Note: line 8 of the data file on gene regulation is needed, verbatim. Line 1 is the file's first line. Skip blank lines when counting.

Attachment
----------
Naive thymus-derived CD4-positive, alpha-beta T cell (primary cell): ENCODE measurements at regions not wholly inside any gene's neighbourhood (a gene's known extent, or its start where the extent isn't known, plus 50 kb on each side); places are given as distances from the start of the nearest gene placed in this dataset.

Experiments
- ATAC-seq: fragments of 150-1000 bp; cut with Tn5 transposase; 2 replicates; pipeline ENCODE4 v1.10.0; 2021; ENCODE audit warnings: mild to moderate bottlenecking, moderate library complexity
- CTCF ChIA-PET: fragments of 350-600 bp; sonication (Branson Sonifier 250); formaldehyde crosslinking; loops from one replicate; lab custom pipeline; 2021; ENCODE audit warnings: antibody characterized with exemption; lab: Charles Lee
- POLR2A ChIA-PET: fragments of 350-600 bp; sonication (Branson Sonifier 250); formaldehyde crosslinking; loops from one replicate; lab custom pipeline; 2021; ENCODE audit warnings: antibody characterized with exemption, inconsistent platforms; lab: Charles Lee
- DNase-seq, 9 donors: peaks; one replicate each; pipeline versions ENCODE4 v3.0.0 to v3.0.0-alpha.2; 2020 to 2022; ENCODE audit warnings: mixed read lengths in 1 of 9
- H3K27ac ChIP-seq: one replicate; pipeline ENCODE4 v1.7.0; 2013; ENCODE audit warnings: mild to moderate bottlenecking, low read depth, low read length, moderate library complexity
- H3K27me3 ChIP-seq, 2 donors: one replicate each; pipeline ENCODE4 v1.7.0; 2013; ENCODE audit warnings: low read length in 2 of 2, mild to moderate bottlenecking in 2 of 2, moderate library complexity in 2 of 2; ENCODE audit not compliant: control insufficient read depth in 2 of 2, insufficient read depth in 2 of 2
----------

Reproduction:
- H3K27me3 ChIP-seq, 2 donors: one replicate each; pipeline ENCODE4 v1.7.0; 2013; ENCODE audit warnings: low read length in 2 of 2, mild to moderate bottlenecking in 2 of 2, moderate library complexity in 2 of 2; ENCODE audit not compliant: control insufficient read depth in 2 of 2, insufficient read depth in 2 of 2